Diabetes UK show how to test feet for diabetic feet sensitivity
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The Diabetes Prevention Programme identifies people most at risk of developing type two diabetes and gives them a nine-month plan to help them change their lifestyles.
As a result of the plan, it is estimated around 18,000 fewer people were diagnosed with type two diabetes between 2018 and 2019.
This marks a seven percent reduction.
As well as focussing on eating and exercise habits, the programme offers support groups and a digital service to help participants monitor their progress.
Research fellow at the University of Manchester, where the study on the programme was undertaken, Emma McManus described diabetes as a “growing problem” for the UK.
On average the NHS spends around 10 percent of its annual budget on the condition.
Of type two diabetes McManus said: “If you change your lifestyle, the risk of developing type 2 diabetes reduces.
“Our research has shown that the programme has been successful in reducing the number of new cases of diabetes.”
Senior clinical adviser at Diabetes UK Emma Elvin added: “This research adds to the evidence that many type 2 diabetes cases can be delayed or prevented with the right support and further highlights how the NHS diabetes prevention programme can be a real turning point for people at risk of type two diabetes.”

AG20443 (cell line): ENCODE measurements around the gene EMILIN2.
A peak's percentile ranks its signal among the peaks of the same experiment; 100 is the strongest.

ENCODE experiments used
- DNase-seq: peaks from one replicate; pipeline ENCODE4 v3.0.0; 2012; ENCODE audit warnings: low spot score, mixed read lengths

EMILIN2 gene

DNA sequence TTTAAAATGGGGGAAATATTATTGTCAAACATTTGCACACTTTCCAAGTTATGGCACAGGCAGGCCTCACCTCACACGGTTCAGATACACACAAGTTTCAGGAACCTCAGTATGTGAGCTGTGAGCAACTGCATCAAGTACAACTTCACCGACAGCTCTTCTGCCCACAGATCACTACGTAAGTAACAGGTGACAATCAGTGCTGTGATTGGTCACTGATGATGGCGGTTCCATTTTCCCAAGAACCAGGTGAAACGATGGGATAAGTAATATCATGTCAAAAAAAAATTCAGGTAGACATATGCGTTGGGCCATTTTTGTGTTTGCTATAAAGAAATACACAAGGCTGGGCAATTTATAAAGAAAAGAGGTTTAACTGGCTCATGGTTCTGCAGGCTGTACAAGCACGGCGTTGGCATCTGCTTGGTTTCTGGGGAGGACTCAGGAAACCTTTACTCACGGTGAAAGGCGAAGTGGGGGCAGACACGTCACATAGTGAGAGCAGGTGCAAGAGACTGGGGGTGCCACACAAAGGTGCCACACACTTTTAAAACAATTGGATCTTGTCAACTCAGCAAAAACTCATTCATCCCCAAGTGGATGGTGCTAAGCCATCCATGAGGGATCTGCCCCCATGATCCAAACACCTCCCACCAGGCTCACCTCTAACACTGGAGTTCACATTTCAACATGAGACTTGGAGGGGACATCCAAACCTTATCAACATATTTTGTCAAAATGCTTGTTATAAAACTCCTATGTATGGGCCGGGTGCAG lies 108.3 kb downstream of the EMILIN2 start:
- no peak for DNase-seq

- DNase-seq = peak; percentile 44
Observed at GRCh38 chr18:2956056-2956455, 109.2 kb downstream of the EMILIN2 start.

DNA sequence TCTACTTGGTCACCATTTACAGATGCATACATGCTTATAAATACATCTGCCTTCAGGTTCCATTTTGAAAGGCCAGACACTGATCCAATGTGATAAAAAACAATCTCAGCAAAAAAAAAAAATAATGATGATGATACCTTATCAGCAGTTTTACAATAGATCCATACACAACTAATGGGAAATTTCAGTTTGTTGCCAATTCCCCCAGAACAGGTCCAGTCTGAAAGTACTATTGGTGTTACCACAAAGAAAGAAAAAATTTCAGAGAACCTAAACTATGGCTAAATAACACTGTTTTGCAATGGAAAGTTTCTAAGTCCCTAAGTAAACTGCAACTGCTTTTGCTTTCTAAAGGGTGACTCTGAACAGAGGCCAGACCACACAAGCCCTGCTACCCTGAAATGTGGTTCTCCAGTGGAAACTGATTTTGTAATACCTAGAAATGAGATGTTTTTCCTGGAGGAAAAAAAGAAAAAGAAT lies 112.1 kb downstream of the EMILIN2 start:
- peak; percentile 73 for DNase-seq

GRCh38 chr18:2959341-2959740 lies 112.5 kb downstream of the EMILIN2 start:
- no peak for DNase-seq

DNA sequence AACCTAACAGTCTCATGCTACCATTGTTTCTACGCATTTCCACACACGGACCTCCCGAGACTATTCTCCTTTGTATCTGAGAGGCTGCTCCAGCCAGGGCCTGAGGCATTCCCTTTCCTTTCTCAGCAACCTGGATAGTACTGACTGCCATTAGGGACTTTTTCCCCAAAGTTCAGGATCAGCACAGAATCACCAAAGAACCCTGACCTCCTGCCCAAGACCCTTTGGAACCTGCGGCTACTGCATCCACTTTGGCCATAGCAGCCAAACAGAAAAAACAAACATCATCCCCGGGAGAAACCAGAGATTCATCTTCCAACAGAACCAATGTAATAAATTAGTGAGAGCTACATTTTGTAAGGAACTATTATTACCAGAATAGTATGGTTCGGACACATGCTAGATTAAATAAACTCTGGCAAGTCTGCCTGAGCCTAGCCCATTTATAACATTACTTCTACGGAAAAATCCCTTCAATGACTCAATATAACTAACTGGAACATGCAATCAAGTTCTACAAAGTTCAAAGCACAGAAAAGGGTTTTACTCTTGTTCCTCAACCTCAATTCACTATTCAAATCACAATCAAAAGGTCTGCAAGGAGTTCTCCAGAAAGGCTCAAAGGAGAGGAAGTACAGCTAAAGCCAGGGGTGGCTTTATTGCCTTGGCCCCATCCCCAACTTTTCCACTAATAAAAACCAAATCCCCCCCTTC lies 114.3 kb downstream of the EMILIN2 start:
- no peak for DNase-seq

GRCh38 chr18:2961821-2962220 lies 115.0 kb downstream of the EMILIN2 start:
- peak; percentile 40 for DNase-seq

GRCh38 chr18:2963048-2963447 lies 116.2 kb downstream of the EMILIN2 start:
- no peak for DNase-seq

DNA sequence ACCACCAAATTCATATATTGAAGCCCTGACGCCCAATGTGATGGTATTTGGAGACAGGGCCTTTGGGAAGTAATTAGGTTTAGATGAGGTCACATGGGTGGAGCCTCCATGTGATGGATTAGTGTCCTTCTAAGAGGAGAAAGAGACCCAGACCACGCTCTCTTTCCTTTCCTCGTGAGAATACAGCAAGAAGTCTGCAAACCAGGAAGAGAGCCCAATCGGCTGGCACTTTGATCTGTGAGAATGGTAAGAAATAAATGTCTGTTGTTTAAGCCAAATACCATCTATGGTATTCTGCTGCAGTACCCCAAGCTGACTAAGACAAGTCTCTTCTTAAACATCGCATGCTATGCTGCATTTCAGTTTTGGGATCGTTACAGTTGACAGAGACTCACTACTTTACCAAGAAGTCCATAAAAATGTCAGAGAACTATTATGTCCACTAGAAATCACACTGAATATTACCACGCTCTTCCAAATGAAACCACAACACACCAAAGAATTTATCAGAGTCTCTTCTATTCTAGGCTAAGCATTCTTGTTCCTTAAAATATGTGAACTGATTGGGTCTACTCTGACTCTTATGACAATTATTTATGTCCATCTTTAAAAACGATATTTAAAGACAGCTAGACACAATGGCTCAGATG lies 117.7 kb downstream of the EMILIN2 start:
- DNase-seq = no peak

It is estimated that as well as helping people improve their health, preventing people from developing type two diabetes could save money.
The NHS currently spends £10 billion a year on diabetes and issues relating to the condition.
Furthermore, spending money on preventing people from developing type 2 diabetes could save them from developing other conditions too.
Type two diabetes is the most common form of diabetes.
Symptoms of the condition include:
• Peeing more than usual, particularly at night
• Feeling thirsty all the time
• Feeling very tired
• Losing weight without trying to
• Itching around the penis or vagina
• Repeated episodes of thrush
• Cuts or wounds taking longer to heal
• Blurred vision.
For more information about type two diabetes contact the NHS or consult with your GP.
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